• International Continental Scientific Drilling Program to better link continental and ocean drilling in order to improve the understanding of land-sea interactions and the complex processes acting on our planet
  • European Multidisciplinary Seafloor and Water Column Observatory for a real-time, long-term monitoring of environmental processes from the seafloor to the sea surface
  • Antarctic Geological Drilling to unravel the past glacial history from Antarctic sediments
  • International Marine Process Reconstruction Study (IMPRESS) to understand the role of marine processes in the Earth's climate system


ECORD member countries and funding agencies
Austria Austrian Academy of Sciences (ÖAW)
Canada Canadian Consortium for Ocean Drilling (CCOD)
Denmark Danish Agency for Science and Higher Education (DAFSHE)
Finland Academy of Finland
France National Centre for Scientific Research (CNRS)
Germany German Research Foundation (DFG)
Ireland Geological Survey of Ireland (GSI)
Italy National Research Council (CNR)
Netherlands Netherlands Organisation for Scientific Research (NWO)
Norway The Research Council of Norway (RCN)
Portugal Foundation of Science and Technology (FCT)
Spain Ministry of Science and Innovation (MCIN)
Sweden Swedish Research Council (VR)
Switzerland Swiss National Science Foundation (SNSF)
United Kingdom UK Research and Innovation (UKRI)


Completed and upcoming ECORD MSP expeditions
New England Shelf Hydrogeology (IODP Exp. 406) 2024
Hawaiian Drowned Reefs (IODP Exp. 389) 2023
Japan Trench Paleoseismology (IODP Exp. 386) 2021
Corinth Active Rift Development (IODP Exp. 381) 2017
Chicxulub Impact Crater (IODP Exp. 364) 2016
Atlantis Massif Seafloor Processes (IODP Exp. 357) 2015
Baltic Sea Paleoenvironment (IODP Exp. 347) 2013
Great Barrier Reef Environmental Changes (IODP Exp. 325) 2010
New Jersey Shallow Shelf (IODP Exp. 313) 2009
Tahiti Sea Level Expedition (IODP Exp. 310) 2005
Arctic Coring Expedition – ACEX (IODP Exp. 302) 2004

The IODP scientific objectives can be only achieved by combining multiple drilling platforms. The USA and Japan operate the multipurpose drillship JOIDES Resolution and the riser drilling vessel Chikyū, respectively, to drill in the deep sea. ECORD is an independent platform provider funding and implementing mission-specific platform (MSP) operations for IODP. The advantage of the MSP concept resides with its flexible use of diverse drilling vessels and systems, depending on the scientific objectives and the environment. The MSPs are able to drill in challenging environments like shallow-water reefs and ice-covered areas, thus extending the scientific and operational capability of the programme. A wider geographical distribution can be reached and more diverse science topics can be addressed. ECORD's aim is to implement one MSP expedition per year on average for IODP over the next decade. To date, eight IODP MSP expeditions have been carried out since 2004 for the Integrated Ocean Drilling Program and since 2013 for the International Ocean Discovery Program.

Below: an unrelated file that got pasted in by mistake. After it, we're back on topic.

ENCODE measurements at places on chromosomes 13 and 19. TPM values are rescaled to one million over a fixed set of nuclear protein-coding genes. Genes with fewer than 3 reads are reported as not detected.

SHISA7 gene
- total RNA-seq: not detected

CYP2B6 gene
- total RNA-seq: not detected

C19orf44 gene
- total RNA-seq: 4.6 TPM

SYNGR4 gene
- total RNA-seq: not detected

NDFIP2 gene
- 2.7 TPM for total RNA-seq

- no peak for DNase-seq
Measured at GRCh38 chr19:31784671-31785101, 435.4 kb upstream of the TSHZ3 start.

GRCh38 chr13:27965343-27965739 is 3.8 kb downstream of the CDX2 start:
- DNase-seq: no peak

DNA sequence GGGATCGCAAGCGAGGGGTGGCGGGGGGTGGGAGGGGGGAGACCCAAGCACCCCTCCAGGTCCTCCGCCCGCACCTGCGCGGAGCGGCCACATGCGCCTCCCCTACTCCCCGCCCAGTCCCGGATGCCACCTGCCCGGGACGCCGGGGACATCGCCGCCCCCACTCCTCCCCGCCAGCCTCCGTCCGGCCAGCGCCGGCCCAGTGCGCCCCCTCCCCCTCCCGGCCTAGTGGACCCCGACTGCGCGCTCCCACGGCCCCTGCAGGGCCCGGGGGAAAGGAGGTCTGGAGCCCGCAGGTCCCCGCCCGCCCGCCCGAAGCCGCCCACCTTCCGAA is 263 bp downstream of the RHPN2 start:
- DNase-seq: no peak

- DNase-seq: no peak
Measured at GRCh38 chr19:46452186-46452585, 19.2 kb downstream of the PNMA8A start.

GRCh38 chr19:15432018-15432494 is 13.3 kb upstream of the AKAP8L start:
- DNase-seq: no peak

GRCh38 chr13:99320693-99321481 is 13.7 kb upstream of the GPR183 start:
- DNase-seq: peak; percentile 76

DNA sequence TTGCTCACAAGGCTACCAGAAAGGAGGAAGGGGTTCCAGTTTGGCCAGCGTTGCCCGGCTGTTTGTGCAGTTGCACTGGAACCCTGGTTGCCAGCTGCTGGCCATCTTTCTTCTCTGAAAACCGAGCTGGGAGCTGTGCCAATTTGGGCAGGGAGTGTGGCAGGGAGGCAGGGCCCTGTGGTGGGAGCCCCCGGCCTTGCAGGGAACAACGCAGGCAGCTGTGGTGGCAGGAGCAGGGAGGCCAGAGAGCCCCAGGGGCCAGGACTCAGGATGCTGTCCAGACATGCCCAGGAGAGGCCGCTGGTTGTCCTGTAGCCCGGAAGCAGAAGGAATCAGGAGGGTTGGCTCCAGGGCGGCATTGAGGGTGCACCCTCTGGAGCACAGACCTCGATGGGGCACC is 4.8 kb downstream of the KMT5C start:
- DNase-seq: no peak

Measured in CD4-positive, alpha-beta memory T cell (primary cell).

Ocean drill cores are available for scientists from all over the world, and are stored and curated in three core repositories: the US Gulf Coast Repository in College Station, Texas, the Bremen Core Repository at the University of Bremen, Germany (Marum), and the Kochi Core Center at Kochi University, Japan. The boreholes themselves provide important information as borehole logging can be used to get a continuous profile of numerous physical parameters along the depth of a borehole. All expedition-generated data and publications are available online (IODP, ECORD).